Even with the new lockdown restrictions now in place there are plenty of online resources which can be enjoyed. Here is a selection of what can be accessed, from joining an art club to taking a virtual tour of Manchester.
If you are interested in the varied history of Manchester take a look at what the staff at Chetham’s Library have been busy doing during the time they have been working from home. They have brought items from the collections to be view online through the From Home heading on their website. These include The Manchester Scrapbook donated to the library in 1838 by its compiler, Francis Edgerton, 1st Earl of Ellesmere.
The library has been able to digitise a small number of their medieval manuscripts. You can read an introduction to the Flores Historiarum, The Flowers of History, which is a favourite of the library staff and the most significant medieval manuscript in the library’s possession.
Online talk: Cranford for Beginners 27 January, 7pm-8pm.
Libby Tempest, Chair of the Gaskell Society, will be introducing this well-loved classic of Victorian literature which will be the perfect complement to the new Cranford exhibition at the house in 2021.
Tickets are £4 and can be booked on their website.
Manchester is home to 4 historic libraries, 23 public libraries plus many more independent ones. There are 2 Universities in the City Centre, plus 2 writing schools. More than 40 arts and culture festivals take place, including Manchester Literature Festival. Manchester is the home of writers and radicals such as Anthony Burgess, Emmeline Pankhurst, Lemn Sissay, Carol Ann Duffy, John Cooper Clarke, Elizabeth Gaskell, Jeanette Winterson.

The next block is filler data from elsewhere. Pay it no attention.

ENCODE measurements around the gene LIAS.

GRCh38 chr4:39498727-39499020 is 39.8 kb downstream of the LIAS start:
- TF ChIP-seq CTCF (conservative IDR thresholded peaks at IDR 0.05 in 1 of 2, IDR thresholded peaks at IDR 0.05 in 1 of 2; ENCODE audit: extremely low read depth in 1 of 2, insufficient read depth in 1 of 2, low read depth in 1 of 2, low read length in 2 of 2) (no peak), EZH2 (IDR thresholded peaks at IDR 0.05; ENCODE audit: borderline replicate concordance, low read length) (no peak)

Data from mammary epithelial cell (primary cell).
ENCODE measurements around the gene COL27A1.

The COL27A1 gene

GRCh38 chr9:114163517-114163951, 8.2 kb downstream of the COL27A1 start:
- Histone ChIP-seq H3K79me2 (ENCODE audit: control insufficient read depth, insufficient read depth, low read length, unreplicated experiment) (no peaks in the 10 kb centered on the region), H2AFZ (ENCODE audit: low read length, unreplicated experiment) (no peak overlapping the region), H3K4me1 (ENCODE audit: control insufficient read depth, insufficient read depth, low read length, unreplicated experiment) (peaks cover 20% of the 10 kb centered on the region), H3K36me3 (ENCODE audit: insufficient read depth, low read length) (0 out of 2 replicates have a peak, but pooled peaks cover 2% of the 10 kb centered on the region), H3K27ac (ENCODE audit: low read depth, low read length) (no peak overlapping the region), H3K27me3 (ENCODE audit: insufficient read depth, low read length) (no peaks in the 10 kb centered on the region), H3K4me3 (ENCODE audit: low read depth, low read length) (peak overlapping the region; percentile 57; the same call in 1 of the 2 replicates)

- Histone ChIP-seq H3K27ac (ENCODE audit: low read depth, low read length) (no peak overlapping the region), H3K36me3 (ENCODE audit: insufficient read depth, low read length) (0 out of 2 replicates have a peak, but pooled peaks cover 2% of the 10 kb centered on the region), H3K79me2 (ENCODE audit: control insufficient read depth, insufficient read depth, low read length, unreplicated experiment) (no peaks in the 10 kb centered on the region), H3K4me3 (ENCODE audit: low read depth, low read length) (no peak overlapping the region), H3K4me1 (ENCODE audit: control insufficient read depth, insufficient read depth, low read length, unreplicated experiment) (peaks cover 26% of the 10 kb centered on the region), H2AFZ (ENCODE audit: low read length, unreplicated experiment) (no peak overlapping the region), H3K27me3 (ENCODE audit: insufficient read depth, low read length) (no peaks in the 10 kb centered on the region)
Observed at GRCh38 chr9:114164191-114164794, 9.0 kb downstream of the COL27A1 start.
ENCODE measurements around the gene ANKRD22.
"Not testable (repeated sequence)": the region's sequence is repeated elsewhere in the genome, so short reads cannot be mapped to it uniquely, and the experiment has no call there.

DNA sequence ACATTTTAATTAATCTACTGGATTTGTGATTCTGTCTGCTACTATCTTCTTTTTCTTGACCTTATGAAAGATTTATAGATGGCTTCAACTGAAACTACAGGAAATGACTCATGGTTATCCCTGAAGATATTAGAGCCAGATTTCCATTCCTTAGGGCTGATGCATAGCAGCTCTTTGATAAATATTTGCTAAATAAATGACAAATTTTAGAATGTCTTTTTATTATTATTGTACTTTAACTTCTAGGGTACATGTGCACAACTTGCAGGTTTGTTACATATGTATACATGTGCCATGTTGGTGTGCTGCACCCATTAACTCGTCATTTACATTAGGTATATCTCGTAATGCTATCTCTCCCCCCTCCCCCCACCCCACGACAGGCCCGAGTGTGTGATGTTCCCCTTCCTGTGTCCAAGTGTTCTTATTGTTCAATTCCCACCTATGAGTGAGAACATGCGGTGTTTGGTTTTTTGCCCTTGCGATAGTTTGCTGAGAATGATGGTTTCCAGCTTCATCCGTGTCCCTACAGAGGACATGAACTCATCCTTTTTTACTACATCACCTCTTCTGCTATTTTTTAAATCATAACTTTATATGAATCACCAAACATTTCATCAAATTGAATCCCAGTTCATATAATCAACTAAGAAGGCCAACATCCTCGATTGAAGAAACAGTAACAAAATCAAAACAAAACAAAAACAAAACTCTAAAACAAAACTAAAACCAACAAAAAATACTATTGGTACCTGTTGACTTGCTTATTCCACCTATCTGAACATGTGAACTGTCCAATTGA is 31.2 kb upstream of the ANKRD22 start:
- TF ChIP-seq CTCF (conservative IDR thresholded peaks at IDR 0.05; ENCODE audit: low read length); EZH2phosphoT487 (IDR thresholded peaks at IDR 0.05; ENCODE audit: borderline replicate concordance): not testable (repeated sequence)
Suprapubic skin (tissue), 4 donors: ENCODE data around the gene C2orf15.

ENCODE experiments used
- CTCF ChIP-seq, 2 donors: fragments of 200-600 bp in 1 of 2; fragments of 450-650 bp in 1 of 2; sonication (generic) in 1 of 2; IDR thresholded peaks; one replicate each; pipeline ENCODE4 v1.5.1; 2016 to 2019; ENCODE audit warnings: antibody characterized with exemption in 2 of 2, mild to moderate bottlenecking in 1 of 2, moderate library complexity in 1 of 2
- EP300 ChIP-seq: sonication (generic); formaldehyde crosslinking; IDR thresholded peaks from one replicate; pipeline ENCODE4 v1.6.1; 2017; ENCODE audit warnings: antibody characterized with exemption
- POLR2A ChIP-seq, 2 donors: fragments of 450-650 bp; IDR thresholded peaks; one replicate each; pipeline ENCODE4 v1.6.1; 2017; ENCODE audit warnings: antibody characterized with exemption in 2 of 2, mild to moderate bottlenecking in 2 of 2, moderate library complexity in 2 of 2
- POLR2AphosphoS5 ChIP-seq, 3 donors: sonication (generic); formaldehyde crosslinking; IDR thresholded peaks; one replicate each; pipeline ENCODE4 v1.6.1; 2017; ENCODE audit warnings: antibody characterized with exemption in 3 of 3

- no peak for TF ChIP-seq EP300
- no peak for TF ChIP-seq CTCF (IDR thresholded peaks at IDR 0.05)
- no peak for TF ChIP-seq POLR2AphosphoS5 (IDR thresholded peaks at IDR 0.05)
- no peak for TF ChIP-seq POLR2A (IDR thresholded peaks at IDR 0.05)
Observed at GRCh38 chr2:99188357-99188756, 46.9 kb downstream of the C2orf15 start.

In January there are Online Events including Rosie Garland discussing and reading from her new collection of poetry, What Girls Do in the Dark, as well as taking questions about the writing process and how to get published.
These are free events, but you do need to register.
Renew is a new collaboration between HOME and Manchester Camerata, designed to calm, centre, refresh and renew. This specially-filmed concert turns the usually bustling surroundings of HOME’s restaurant into a place to focus on your breath, close your eyes and pay attention to your surroundings.
This show is available to watch on a pay-what-you-decide basis
Manchester Camerata have recorded a concert which will can be heard on BBC Radio 3 on Tuesday 19 January at 7.30pm. They will be performing
- Dobrinka Tabakova’s Dawn,
- Copland’s Appalachian Spring,
- Michael Nyman’s Where the Bee Dances (with saxophonist and broadcaster Jess Gillam)
- Daniel Kidane’s new work Be Still.
Tune your radio in to listen to the concert alternatively listen online or using the BBC Sounds App.
Now you can enjoy the story of the city and its extraordinary characters and buildings without leaving your home. Or even your bed.
Jonathan Schofield’s Zoom tours are a way to get under the skin of the city and really learn what makes it tick as image after image pops up on your screen. They are informative, funny and occasionally moving. Some of the images you will see have never been presented before in print or digitally.
Joining details can be found on Jonathan’s website, they are free but contributions are welcome.
Grayson’s Art Club: Curators Tour
Grayson Perry, one of Britain’s foremost artists, brought the nation together through art, helping them to unleash their collective creativity as part of his Channel 4 TV series. Whilst we can’t go and see the exhibition at the moment the exhibition curators Natasha Howes and Fiona Corridan livestreamed a tour of the show for everyone.
Photograph, draw, paint, or show any art form depicting Manchester style and post it to Instagram using #MAGartclub.
There is a monthly theme to prompt creativity with the #tagged works being displayed on screen in the exhibition and on the art gallery website too. The theme for January is: The World